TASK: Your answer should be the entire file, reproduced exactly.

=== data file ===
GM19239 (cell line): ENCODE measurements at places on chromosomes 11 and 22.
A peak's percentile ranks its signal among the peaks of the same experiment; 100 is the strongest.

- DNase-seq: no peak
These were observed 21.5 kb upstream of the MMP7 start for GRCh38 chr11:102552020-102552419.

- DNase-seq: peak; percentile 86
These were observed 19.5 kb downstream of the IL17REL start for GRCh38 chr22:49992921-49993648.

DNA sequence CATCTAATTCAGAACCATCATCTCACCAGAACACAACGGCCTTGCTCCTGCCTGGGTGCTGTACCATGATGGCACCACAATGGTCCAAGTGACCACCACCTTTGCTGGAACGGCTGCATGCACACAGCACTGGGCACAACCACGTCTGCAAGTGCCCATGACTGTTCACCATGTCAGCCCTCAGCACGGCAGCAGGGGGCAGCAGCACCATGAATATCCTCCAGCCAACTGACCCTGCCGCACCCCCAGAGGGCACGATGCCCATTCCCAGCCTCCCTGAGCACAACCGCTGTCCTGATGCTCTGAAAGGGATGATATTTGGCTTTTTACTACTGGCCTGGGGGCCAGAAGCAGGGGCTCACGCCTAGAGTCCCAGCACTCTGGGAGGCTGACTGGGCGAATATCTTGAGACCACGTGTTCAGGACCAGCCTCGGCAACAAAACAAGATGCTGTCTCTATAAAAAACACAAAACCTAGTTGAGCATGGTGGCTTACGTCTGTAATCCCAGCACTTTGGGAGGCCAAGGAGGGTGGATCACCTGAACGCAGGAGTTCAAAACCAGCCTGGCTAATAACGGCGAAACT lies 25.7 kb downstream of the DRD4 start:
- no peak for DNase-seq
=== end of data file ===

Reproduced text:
GM19239 (cell line): ENCODE measurements at places on chromosomes 11 and 22.
A peak's percentile ranks its signal among the peaks of the same experiment; 100 is the strongest.

- DNase-seq: no peak
These were observed 21.5 kb upstream of the MMP7 start for GRCh38 chr11:102552020-102552419.

- DNase-seq: peak; percentile 86
These were observed 19.5 kb downstream of the IL17REL start for GRCh38 chr22:49992921-49993648.

DNA sequence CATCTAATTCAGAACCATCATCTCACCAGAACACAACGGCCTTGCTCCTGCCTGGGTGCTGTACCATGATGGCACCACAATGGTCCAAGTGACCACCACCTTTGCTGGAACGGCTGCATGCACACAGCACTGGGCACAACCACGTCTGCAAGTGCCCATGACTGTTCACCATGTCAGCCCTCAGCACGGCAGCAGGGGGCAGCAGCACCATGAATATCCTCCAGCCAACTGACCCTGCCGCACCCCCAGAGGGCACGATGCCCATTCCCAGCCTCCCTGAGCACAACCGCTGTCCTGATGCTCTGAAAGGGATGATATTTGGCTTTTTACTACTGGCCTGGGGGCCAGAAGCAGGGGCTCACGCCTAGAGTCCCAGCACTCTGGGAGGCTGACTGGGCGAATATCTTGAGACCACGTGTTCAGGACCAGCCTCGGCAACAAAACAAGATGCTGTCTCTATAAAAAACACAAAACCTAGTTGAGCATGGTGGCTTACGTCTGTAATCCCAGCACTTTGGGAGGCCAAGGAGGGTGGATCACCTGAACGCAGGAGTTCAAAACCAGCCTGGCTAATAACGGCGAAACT lies 25.7 kb downstream of the DRD4 start:
- no peak for DNase-seq